Disability Rights UK recently highlighted the low numbers of people with disabilities in parliament, following the recent general election. It reminds us about how difficult it is for people with disabilities to gain a voice and be heard in this country. Here’s what Disability Rights UK had to say:
DRUK’s Sue Bott has called the election of so few disabled MPs “disappointing”. In a post-election statement, she said: “We will be arguing for disabled candidates to have their support needs met at elections, which was not the case for this General Election.
“The level of debate about disability rights was minimal during the election campaign and even when hustings were organised to give disabled people an opportunity to question the political parties, they were cancelled because of the failure of most of them to engage.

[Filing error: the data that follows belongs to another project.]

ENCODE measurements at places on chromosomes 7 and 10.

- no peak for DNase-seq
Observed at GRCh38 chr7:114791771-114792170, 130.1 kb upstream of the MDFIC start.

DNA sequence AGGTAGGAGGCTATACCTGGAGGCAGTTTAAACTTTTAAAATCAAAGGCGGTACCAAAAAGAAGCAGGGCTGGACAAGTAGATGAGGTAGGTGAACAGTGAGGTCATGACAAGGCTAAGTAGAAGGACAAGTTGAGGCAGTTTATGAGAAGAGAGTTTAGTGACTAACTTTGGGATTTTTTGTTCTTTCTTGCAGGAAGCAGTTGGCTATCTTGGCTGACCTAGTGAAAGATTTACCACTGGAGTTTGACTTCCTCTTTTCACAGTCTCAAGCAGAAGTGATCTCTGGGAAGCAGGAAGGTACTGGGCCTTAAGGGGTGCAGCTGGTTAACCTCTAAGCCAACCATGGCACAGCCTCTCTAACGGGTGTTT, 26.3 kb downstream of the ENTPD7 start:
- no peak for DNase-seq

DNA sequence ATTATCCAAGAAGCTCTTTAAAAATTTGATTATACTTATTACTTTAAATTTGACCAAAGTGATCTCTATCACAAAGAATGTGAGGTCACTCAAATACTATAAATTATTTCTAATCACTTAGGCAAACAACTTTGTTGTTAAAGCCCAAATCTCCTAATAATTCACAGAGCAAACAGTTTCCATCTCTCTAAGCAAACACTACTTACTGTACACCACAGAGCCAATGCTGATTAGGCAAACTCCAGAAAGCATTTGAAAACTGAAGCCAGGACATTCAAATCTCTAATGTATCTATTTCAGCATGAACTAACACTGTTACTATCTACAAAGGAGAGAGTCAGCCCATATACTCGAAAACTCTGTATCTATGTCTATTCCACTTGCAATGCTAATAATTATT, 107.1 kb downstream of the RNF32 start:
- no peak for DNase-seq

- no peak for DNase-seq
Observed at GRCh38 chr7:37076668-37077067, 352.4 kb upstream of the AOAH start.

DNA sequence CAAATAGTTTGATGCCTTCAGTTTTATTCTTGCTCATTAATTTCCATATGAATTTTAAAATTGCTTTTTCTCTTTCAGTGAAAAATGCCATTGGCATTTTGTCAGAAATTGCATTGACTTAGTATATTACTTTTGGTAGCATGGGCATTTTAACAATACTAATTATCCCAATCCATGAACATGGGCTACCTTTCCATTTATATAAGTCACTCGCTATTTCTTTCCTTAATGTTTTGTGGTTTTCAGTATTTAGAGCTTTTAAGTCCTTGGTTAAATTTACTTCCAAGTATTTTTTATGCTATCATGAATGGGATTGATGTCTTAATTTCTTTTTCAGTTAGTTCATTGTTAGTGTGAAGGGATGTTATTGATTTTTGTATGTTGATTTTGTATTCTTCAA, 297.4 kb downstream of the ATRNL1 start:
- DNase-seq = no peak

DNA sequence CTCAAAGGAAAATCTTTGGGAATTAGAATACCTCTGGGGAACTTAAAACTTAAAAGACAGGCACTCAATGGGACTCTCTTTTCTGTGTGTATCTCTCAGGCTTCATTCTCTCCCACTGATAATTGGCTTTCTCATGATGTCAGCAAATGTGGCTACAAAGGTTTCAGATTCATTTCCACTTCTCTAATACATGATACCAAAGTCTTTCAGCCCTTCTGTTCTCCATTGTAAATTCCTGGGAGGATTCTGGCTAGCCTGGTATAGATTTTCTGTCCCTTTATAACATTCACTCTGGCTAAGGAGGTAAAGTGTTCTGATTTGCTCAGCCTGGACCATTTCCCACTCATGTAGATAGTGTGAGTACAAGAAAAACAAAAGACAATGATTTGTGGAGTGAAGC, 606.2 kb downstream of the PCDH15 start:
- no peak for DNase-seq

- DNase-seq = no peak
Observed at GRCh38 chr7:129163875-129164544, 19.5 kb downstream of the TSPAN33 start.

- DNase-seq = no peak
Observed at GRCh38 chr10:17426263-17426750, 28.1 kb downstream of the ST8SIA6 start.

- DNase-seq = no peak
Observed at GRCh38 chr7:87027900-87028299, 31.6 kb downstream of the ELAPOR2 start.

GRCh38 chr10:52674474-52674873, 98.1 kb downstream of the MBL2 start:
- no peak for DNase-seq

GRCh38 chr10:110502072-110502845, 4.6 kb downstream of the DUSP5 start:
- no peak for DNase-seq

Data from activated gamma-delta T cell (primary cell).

“With disabled people making up one-fifth of the population, clearly some of us voted for the government of the day. The Conservatives made some limited pledges in their manifesto including working to deal with the social care crisis through a cross-party approach, halving the disability employment gap and ending the need for repeat assessments for benefits. We will be holding them to these commitments and arguing for them to go much further to secure our rights.”
“DRUK will continue to fight for the rights of disabled people by working with all political parties to bring about a positive narrative about disabled people that recognises our right to be equal citizens and will argue for policies that will achieve that such as having our support needs met, giving us choice and control over how we live our lives.”